0
Editor's Correspondence |

Better Care for Patients With Diabetes: e-Medicine Is the Goal

Giuseppe Lippi, MD
Arch Intern Med. 2012;172(4):373. doi:10.1001/archinternmed.2011.783.
Text Size: A A A
Published online

Extract

I read with interest the recent article by Morrison et al,1 who concluded that patients with diabetes mellitus who visited a primary care provider every 2 weeks more quickly achieved hemoglobin A1c, blood pressure, and low-density lipoprotein cholesterol targets. It is, however, unclear whether these important results were attributable to the visit itself or, more probably, to the closer monitoring of these parameters. Other than with direct access to physician's visit, medication intensification in patients with diabetes can be achieved by innovative and more comfortable technological pathways of patient-physician communication. A variety of biochemical and clinical features can now be reliably assessed by using real-time networks deploying a variety of sensors.2 The so-called e-alerts and e-advisories can then be generated when needed (eg, e-pill medication reminders) to optimize the expected value to the patient. This approach has already been proven simple and cost-effective for the self-management of patients with a variety of chronic diseases3 and therefore might be reliably experimented in patients with diabetes for providing medication as well as blood pressure and laboratory test reminders.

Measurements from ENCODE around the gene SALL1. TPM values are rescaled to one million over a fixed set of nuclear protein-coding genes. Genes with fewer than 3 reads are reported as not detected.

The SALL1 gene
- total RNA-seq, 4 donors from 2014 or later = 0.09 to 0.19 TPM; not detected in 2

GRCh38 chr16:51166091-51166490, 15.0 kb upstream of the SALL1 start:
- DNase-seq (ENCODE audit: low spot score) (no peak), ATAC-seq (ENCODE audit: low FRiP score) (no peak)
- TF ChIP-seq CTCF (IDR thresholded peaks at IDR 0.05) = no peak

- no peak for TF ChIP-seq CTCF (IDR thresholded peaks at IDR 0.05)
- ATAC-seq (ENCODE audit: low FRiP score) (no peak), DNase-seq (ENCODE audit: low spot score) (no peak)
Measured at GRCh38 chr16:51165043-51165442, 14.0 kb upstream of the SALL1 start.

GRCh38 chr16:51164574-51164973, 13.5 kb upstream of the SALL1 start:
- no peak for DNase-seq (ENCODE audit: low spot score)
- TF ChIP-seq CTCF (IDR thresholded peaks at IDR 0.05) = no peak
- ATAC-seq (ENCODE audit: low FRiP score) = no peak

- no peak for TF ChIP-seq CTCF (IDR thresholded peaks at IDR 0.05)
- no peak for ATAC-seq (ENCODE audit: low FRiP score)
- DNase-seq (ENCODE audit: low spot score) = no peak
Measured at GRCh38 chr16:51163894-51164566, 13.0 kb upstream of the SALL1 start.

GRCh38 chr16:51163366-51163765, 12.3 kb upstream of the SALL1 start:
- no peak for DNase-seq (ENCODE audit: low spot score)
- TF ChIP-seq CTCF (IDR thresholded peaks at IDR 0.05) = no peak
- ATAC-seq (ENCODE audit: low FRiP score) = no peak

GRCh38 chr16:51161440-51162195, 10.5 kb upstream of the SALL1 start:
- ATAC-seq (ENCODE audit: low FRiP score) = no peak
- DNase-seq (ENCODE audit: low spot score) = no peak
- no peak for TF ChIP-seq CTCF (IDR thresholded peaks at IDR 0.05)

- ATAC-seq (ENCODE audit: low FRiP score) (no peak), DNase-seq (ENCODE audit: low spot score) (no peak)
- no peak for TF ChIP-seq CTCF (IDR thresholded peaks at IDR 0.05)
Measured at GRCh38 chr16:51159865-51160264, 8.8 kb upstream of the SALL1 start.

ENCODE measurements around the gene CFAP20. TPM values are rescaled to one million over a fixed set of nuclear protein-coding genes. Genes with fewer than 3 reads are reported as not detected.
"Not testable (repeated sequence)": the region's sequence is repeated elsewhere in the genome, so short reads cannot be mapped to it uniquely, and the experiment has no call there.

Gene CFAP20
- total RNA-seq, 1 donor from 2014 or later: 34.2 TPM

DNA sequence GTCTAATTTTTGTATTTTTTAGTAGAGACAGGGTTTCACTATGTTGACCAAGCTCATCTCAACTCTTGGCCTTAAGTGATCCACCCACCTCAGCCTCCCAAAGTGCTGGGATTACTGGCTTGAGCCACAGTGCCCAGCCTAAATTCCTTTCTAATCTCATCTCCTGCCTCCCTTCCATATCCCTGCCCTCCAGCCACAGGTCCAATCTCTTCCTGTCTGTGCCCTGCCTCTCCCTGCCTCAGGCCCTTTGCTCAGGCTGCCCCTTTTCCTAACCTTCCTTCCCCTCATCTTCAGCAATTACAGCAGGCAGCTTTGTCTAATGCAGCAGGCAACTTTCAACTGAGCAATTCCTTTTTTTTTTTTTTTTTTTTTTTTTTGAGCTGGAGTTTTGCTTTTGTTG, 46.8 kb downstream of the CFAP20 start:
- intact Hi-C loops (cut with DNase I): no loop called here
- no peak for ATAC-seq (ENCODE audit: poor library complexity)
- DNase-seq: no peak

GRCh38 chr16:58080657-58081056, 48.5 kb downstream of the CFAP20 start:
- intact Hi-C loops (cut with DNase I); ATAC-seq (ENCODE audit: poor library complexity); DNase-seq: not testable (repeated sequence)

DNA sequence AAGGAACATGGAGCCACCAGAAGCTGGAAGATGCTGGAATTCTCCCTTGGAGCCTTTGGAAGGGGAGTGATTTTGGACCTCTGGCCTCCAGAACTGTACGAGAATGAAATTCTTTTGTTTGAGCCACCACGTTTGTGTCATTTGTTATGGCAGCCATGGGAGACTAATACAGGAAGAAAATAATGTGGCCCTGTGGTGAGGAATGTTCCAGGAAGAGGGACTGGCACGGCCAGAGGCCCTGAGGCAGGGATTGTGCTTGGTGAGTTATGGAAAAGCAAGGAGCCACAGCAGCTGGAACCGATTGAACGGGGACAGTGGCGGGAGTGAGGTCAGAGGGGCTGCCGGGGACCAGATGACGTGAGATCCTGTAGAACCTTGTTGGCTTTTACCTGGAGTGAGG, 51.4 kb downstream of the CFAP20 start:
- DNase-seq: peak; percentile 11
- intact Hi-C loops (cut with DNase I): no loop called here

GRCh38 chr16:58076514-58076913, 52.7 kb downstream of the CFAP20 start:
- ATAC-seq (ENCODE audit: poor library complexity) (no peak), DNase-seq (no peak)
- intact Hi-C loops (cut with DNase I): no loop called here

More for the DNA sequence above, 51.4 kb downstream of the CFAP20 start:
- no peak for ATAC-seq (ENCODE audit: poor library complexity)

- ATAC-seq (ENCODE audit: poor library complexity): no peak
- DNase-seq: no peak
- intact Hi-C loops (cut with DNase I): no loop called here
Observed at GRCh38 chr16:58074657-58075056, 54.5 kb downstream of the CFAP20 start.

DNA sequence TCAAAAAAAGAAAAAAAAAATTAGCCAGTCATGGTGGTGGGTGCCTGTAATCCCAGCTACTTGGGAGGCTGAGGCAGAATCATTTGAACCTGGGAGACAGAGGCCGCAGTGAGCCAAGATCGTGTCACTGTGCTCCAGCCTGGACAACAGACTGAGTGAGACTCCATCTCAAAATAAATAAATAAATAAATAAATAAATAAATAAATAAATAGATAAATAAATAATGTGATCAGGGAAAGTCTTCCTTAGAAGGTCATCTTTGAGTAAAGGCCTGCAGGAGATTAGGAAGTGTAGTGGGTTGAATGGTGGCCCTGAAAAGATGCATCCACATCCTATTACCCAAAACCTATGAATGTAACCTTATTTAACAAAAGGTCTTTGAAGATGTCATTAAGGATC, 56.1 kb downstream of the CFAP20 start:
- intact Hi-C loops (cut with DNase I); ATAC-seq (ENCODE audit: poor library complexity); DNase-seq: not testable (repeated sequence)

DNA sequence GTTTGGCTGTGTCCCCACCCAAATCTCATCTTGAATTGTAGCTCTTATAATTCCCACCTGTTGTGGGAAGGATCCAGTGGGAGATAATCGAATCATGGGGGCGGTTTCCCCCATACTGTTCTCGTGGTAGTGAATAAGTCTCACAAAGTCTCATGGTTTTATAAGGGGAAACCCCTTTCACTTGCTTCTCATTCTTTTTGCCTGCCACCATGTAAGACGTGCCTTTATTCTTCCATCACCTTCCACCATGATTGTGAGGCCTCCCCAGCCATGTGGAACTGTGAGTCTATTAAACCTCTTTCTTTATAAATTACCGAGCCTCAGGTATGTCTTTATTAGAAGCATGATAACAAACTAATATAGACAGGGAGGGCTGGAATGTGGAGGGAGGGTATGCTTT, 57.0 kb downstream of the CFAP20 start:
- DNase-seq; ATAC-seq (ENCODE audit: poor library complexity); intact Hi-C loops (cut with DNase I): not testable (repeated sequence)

Sign In to Access Full Content

Don't have Access?

Register and get free email Table of Contents alerts, saved searches, PowerPoint downloads, CME quizzes, and more

Subscribe for full-text access to content from 1998 forward and a host of useful features

Activate your current subscription (AMA members and current subscribers)

Purchase Online Access to this article for 24 hours

First Page Preview

View Large
/>
First page PDF preview

Figures

Tables

References

Correspondence

CME
Meets CME requirements for:
Browse CME for all U.S. States
Accreditation Information
The American Medical Association is accredited by the Accreditation Council for Continuing Medical Education to provide continuing medical education for physicians. The AMA designates this journal-based CME activity for a maximum of 1 AMA PRA Category 1 CreditTM per course. Physicians should claim only the credit commensurate with the extent of their participation in the activity. Physicians who complete the CME course and score at least 80% correct on the quiz are eligible for AMA PRA Category 1 CreditTM.
Note: You must get at least of the answers correct to pass this quiz.
You have not filled in all the answers to complete this quiz
The following questions were not answered:
Sorry, you have unsuccessfully completed this CME quiz with a score of
The following questions were not answered correctly:
Commitment to Change (optional):
Indicate what change(s) you will implement in your practice, if any, based on this CME course.
Your quiz results:
The filled radio buttons indicate your responses. The preferred responses are highlighted
For CME Course: A Proposed Model for Initial Assessment and Management of Acute Heart Failure Syndromes
Indicate what changes(s) you will implement in your practice, if any, based on this CME course.
NOTE:
Citing articles are presented as examples only. In non-demo SCM6 implementation, integration with CrossRef’s "Cited By" API will populate this tab (http://www.crossref.org/citedby.html).
Submit a Comment

Multimedia

Some tools below are only available to our subscribers or users with an online account.

Sign In to Access Full Content

Related Content

Customize your page view by dragging & repositioning the boxes below.

Articles Related By Topic
Related Topics
PubMed Articles
Jobs
JAMAevidence.com
brightcove.createExperiences();